Humanized immunoglobulins of the present invention can further find a wide variety of uses in vitro. By way of example, the immunoglobulins can be used for detection of vWF.
For diagnostic purposes, the immunoglobulins may either be labeled or unlabeled. Unlabeled immunoglobulins can be used in combination with other labeled antibodies (second antibodies) that are reactive with the humanized immunoglobulin, such as antibodies specific for human immunoglobulin constant regions. Alternatively, the immunoglobulins can be directly labeled. A wide variety of labels may be employed, such as radionuclides, fluors, enzymes, enzyme substrates, enzyme cofactors, enzyme inhibitors, ligands (particularly haptens), etc. Numerous types of immunoassays are available and are well known to those skilled in the art.
Kits can also be supplied for use with the subject immunoglobulins in the protection against or detection of a cellular activity or for the presence of a selected antigen. Thus, the subject immunoglobulin composition of the present invention may be provided, usually in a lyophilized form in a container, either alone or in conjunction with additional antibodies specific for the desired cell type. The immunoglobulins, which may be conjugated to a label or toxin, or unconjugated, are included in the kits with buffers, such as Tris, phosphate, carbonate, etc., stabilizers, preservatives, biocides, inert proteins, e.g., serum albumin, or the like, and a set of instructions for use. Generally, these materials will be present in less than about 5% wt. based on the amount of active immunoglobulin, and usually present in total amount of at least about 0.001% wt., based again on the immunoglobulin concentration. Frequently, it will be desirable to include an inert extender or excipient to dilute the active ingredients, where the excipient may be present in from about 1 to 99% wt. of the total composition. Where a second antibody capable of binding to the immunoglobulin is employed in an assay, this will usually be present in a separate vial. The second antibody is typically conjugated to a label and formulated in an analogous manner with the immunoglobulin formulations described above.
The following examples are offered by way of illustration, not by limitation. It will be understood that although the examples pertain to the humanized AJvW-2 antibody, producing humanized antibodies with high binding affinity for the vWF antigen it is also contemplated using CDR's from other monoclonal antibodies that bind to the same epitope of vWF.
Mouse AJvW-2 heavy and light chain variable region cDNAs were cloned from mRNA isolated from hybridoma cells using anchored PCR (Co et al., J Immunol. 148: 1149 (1992)). The 5′ primers that were used annealed to poly-dG tails added to the cDNA, and the 3′ primers to the constant regions. The amplified gene fragments were then inserted into the plasmid pUC18. Nucleotide sequences were determined from several independent clones for both VL and VH cDNA. For the heavy chain, a single, unique sequence was identified, typical of a mouse heavy chain variable region. For the light chain, two unique sequences, both homologous to murine light chain variable region sequences, were identified. However, one sequence was not functional because of a missing nucleotide that caused a frame shift at the V-J junction, and was identified as the non-productive allele. The other sequence was typical of a functional mouse kappa chain variable region. The variable region cDNA sequences of the heavy chain and the functional light chain and the translated amino acid sequences are shown in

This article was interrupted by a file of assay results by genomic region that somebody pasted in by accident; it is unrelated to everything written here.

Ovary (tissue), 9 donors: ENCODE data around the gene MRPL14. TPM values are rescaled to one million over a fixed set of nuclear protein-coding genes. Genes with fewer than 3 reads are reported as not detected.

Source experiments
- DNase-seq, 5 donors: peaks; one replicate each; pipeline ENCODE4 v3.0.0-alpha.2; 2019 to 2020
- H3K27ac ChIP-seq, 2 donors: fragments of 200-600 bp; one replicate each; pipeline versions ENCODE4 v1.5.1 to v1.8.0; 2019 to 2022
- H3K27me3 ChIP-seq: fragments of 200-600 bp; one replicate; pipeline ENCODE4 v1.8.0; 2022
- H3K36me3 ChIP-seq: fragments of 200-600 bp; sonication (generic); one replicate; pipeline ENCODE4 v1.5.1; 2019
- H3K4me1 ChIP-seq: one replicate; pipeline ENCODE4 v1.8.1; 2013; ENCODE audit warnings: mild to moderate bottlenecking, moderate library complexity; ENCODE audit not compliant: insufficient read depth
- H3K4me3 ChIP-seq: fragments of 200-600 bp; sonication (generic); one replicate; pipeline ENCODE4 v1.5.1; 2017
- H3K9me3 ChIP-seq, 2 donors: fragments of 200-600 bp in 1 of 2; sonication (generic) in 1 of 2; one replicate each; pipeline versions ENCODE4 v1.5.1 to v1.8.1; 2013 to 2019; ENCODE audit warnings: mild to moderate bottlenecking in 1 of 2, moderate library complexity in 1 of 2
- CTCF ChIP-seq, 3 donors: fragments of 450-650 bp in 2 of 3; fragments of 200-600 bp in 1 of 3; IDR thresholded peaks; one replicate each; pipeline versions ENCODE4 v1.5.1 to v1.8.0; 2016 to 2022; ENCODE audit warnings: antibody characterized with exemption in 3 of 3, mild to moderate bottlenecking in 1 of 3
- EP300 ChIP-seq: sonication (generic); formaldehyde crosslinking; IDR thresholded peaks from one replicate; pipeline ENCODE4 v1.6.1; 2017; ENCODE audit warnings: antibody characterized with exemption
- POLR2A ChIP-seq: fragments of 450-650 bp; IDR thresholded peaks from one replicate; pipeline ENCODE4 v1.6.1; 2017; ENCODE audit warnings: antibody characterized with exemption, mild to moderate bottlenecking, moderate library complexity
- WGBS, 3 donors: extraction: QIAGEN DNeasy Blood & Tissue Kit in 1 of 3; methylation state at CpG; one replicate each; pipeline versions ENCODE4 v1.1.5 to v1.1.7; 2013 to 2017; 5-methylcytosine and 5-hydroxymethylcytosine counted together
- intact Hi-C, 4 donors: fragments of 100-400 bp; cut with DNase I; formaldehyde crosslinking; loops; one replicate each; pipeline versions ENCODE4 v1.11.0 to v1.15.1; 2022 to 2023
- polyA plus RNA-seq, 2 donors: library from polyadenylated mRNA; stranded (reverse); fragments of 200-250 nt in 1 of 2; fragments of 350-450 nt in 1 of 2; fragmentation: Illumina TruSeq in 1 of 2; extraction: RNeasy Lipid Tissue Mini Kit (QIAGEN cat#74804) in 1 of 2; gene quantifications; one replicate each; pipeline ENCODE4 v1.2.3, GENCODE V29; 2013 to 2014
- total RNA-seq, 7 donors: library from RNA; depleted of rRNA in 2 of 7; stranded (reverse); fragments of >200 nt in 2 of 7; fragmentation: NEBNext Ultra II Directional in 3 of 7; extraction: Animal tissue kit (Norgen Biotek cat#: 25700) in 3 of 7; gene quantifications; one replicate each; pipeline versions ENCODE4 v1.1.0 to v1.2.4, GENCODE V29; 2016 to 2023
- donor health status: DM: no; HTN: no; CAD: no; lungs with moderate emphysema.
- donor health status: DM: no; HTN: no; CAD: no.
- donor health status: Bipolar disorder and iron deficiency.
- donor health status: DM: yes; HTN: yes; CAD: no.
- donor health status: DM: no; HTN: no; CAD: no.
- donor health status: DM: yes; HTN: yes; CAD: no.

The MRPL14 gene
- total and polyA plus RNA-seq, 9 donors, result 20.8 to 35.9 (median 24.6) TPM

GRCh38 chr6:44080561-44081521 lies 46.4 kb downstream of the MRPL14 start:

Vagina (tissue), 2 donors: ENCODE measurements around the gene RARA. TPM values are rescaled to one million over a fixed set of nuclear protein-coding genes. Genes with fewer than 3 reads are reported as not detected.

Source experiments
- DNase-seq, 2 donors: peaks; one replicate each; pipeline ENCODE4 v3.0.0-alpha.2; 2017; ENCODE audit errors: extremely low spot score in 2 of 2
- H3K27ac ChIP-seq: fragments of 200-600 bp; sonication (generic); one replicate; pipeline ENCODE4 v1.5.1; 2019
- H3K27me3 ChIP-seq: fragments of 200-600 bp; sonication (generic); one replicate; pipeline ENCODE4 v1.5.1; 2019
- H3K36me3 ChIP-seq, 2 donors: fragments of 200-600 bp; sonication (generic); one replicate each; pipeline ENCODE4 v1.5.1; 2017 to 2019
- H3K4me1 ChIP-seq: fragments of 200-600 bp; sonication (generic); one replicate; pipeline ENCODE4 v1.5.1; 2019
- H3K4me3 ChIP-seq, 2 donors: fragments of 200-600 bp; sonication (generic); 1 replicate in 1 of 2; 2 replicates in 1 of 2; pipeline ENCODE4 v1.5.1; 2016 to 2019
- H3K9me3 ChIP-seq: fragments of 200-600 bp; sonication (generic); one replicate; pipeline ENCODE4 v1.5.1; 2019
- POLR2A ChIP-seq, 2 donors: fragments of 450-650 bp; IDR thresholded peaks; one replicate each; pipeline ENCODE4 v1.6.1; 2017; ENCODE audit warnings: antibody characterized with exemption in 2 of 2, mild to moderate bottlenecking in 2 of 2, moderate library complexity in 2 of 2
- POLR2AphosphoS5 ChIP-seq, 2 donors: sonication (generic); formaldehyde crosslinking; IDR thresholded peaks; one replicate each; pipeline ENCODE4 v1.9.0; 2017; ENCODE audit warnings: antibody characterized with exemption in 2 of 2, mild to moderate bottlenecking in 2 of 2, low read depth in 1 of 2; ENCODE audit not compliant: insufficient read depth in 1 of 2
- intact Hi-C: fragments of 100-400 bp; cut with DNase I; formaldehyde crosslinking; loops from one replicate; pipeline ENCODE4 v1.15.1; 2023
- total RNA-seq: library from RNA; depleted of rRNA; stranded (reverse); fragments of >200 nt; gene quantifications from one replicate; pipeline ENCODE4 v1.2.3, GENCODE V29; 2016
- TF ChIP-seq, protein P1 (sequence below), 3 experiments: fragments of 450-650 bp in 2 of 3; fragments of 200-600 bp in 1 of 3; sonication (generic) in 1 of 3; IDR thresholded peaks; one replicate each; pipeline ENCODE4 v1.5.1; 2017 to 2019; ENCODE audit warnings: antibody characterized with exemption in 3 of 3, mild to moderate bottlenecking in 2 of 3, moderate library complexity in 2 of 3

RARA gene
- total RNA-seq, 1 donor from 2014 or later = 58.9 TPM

To retain the binding affinity of the mouse antibody in the humanized antibody, the general procedures of Queen et al. were followed (Queen et al. Proc. Natl. Acad. Sci. USA 86: 10029 (1989) and U.S. Pat. Nos. 5,585,089 and 5,693,762). The choice of framework residues can be critical in retaining high binding affinity. In principle, a framework sequence from any human antibody can serve as the template for CDR grafting; however, it has been demonstrated that straight CDR replacement into such a framework can lead to significant loss of binding affinity to the antigen (Tempest et al., Biotechnology 9: 266 (1992); Shalaby et al., J. Exp. Med. 17: 217 (1992)). The more homologous a human antibody is to the original murine antibody, the less likely will the human framework introduce distortions into the mouse CDRs that could reduce affinity. Based on a sequence homology search against the Kabat database (Kabat et al., Sequences of Proteins of Immunological Interest, 5th ed., U.S. Department of Health and Human Services, 1991), the human antibody I3R was chosen as providing good framework homology to the mouse AJvW-2 antibody. Other highly homologous human antibody chains would also be suitable to provide the humanized antibody framework, especially kappa light chains from human subgroup I and heavy chains from human subgroup III as defined by Kabat.